‘The Ballroom’ brings wheelchair dancing to Cleveland
by WILLIAM WRIGHT Lifestyles Editor
Apr 06, 2014 | 411 views | 0 0 comments | 18 18 recommendations | email to a friend | print
The Ballroom
THE BALLROOM in Cleveland offers dance to everyone, from beginners to those training for competition as well as the disabled in wheelchairs. Amy Marie Anderson, right, the 2013 winner of Dancing with the Stars in Dalton, is certified with the American Dancewheels Foundation to teach wheelchair ballroom dancing. She and co-owner Tammy Harrelson,  left, said they are excited to bring affordable ballroom dancing to people of all ages and physical abilities to Cleveland.
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If you’ve ever wanted to learn a new hobby and to meet new people while improving your physical and mental health, ballroom dancing has all the right moves.

Cleveland’s newest addition, The Ballroom, located in The Venue Creekside, is offering everything from the waltz and the cha-cha to the tango and swing.

The first lesson is free with no strings attached, according to Amy Marie Anderson, a co-owner and instructor at The Ballroom. Anderson and co-owner Tammy Harrelson said they are proud to be able to teach dancing to a wide variety of students, including disabled beginners in wheelchairs, at their new facility.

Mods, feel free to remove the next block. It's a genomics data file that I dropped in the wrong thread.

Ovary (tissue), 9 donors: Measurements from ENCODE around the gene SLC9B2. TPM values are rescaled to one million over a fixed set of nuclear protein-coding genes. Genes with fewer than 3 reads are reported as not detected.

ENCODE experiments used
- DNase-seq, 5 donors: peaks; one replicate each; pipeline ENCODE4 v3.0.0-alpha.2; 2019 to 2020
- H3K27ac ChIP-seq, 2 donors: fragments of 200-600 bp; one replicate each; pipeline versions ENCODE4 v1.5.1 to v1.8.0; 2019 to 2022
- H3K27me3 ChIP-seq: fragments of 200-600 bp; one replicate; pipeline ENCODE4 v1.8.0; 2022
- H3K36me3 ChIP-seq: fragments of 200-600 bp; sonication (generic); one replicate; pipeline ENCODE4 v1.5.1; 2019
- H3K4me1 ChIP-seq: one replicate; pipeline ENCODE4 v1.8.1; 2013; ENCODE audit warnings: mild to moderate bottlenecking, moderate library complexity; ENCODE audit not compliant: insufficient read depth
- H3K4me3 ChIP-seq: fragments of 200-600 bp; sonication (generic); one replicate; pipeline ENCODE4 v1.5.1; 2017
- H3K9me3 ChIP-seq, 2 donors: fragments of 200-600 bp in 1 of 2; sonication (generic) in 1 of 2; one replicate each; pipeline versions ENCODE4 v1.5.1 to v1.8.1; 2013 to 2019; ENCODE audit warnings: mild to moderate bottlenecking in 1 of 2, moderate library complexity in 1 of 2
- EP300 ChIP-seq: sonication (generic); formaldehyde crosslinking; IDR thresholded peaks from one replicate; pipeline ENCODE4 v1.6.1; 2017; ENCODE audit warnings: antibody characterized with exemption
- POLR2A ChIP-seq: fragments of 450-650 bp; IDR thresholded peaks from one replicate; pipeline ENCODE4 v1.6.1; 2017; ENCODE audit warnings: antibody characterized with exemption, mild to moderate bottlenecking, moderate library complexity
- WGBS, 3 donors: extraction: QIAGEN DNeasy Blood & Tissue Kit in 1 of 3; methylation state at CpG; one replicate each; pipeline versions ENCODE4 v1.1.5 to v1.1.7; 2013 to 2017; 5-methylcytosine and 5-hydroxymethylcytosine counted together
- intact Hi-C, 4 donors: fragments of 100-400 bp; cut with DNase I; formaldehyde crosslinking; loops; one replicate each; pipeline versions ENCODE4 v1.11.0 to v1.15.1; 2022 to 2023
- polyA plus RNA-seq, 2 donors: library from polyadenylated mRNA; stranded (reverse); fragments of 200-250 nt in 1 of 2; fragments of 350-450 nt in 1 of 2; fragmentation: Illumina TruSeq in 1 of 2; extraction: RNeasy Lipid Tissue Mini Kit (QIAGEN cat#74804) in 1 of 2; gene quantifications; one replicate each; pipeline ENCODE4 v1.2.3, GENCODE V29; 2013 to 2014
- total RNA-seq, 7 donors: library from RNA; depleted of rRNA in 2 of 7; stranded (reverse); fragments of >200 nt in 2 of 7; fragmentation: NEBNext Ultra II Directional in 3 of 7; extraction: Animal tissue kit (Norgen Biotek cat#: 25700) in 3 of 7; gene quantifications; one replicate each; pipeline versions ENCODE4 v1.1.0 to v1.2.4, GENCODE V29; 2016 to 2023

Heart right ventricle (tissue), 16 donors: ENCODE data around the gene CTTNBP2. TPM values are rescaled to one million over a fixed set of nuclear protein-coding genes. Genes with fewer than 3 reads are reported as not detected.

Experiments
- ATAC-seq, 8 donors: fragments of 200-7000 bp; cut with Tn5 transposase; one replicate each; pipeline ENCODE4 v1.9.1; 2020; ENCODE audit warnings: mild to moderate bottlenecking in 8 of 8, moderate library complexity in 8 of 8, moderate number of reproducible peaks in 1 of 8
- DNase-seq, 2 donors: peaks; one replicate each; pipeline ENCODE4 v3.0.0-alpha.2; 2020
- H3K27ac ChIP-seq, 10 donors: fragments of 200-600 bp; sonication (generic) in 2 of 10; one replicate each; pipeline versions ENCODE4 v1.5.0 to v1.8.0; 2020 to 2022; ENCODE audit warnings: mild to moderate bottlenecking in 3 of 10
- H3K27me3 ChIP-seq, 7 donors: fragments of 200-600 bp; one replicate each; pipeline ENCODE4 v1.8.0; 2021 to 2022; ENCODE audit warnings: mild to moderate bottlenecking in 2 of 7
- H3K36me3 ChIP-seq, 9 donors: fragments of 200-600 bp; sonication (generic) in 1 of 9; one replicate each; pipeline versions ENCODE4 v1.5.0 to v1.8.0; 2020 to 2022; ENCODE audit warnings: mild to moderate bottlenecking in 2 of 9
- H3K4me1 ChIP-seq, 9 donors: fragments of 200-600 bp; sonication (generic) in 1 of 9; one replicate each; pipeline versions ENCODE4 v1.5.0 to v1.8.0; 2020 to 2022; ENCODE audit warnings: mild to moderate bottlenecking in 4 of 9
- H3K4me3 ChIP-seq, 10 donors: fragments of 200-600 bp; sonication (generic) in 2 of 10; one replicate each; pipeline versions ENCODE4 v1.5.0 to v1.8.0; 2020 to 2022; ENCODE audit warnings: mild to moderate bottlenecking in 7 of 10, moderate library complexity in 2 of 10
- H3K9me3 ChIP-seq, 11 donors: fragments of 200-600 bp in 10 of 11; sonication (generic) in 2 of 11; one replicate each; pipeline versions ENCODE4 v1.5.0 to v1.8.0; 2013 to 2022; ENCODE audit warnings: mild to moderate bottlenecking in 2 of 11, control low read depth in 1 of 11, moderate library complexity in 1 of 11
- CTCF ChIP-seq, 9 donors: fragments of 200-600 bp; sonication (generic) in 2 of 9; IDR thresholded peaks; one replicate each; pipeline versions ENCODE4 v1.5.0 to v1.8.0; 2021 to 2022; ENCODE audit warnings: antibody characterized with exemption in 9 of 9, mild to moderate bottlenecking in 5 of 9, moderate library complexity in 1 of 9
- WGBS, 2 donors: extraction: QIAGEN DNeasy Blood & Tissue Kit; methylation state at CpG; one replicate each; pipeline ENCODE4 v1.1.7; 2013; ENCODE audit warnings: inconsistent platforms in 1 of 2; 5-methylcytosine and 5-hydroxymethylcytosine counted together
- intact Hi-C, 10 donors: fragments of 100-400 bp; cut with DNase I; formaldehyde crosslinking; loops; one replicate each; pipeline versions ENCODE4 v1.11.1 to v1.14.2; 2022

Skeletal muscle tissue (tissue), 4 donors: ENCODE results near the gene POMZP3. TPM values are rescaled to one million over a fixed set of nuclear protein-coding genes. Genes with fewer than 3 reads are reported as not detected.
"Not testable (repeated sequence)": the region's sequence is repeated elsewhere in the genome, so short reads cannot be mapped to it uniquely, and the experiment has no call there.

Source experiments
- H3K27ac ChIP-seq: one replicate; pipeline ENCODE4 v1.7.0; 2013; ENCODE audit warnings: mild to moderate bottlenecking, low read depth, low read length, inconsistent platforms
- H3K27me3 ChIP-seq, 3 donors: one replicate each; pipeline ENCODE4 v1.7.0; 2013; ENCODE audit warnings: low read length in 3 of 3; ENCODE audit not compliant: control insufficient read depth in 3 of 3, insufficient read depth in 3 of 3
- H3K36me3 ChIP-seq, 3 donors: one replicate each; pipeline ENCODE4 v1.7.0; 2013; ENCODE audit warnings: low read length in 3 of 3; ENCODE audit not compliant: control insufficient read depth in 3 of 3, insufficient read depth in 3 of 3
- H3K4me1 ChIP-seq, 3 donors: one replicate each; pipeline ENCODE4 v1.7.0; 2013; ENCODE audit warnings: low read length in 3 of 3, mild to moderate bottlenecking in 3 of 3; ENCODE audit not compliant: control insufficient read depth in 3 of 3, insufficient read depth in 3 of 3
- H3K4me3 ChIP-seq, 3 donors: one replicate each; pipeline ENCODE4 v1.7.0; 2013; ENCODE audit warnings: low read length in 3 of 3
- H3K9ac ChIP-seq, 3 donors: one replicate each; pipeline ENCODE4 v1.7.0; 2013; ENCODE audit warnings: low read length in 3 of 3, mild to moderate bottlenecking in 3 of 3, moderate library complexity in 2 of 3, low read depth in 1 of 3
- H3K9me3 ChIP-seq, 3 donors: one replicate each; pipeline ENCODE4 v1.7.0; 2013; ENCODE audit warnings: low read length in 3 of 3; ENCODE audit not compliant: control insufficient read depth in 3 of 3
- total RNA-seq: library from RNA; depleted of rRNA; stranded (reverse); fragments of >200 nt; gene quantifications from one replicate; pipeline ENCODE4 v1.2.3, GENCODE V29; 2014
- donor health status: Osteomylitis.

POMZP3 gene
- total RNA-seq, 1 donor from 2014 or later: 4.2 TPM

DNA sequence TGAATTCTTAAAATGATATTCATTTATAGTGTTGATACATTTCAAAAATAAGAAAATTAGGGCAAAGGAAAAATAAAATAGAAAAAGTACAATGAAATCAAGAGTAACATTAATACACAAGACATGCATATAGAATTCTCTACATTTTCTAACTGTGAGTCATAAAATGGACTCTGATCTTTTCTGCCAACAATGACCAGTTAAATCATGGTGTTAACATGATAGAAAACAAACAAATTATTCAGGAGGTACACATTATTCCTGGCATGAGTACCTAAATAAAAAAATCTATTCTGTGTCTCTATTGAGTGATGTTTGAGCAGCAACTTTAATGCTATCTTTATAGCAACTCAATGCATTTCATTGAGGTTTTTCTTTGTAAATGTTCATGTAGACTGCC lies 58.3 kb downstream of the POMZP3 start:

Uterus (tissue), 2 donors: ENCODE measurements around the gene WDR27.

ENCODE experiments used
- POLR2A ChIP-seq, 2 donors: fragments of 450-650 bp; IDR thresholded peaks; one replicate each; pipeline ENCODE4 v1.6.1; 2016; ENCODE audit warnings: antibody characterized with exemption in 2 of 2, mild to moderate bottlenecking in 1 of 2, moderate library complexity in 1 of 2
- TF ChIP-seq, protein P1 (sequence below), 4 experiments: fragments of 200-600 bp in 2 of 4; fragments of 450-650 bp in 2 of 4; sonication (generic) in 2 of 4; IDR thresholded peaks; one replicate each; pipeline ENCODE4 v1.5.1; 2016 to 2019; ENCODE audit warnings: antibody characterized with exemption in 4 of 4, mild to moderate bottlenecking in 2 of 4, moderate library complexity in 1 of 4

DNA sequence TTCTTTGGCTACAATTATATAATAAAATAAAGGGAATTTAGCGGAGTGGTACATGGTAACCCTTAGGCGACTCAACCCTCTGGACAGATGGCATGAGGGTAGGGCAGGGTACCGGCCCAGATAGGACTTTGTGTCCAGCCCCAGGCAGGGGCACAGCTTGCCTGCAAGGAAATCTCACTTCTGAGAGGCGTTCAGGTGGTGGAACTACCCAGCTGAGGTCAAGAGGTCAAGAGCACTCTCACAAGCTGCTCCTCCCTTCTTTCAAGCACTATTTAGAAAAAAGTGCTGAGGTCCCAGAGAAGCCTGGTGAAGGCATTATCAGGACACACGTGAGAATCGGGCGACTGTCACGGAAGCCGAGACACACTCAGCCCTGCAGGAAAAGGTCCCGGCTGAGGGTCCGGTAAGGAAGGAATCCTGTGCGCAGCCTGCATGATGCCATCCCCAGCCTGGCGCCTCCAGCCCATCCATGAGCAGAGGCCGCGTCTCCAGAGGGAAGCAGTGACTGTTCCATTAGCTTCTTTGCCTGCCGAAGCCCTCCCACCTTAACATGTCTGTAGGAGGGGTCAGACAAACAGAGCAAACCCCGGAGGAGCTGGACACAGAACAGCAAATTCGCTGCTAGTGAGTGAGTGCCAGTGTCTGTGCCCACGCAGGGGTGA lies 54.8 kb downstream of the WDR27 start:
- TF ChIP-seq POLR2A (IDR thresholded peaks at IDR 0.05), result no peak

“We’re inclusive to all ages and physical abilities,” Anderson said. “As far as I know, The Ballroom in Cleveland is the only studio in the area that is certified in Wheelchair Ballroom Dancing through the American Dancewheels Foundation. It’s very satisfying to be able to offer this to the disabled community who might otherwise be left out of a fun activity like this.”

According to USA Today, ballroom dancing, as a media phenomenon, sport, hobby and business, is enjoying its biggest resurgence since the 1940s. Even in its 18th season premiere, ABC’s “Dancing with the Stars” was up 6 percent over last year in viewers and held even in adults ages 18-49.

Anderson, the recent winner of Dancing with the Stars of Dalton, has been competitively dancing for more than seven years and has been a certified aerobics instructor for more than 25 years. Harrelson has been teaching dance for more than 20 years and has been competitively dancing since 2005. Both are certified in American Dancewheels for seated dancers.

Anderson worked in public television for 17 years, hosting “Kids Town” as “Miss Amy” on WDGA channel 43 in Dalton, and “Fuzzy Company” on Chattanooga’s PBS station, WTCI, channel 45. She said she recently moved to Cleveland and discovered the interest in affordable ballroom dancing is high in Bradley County.

“I talk to everyone about ballroom dancing and they always say, ‘Oh! I want to take ballroom dance lessons!’ It’s unreal — the desire right here in Cleveland,” Anderson said. “So we brought The Ballroom to the Venue on Tuesdays at 6 p.m. and 7 p.m. It is so affordable — only $10 for singles and $15 per couple. I also give private lessons. The classes are for beginners. And don’t worry, I specialize in people who have two left feet! I believe everyone can dance. If you can walk straight, walk sideways and walk backwards, you can dance.”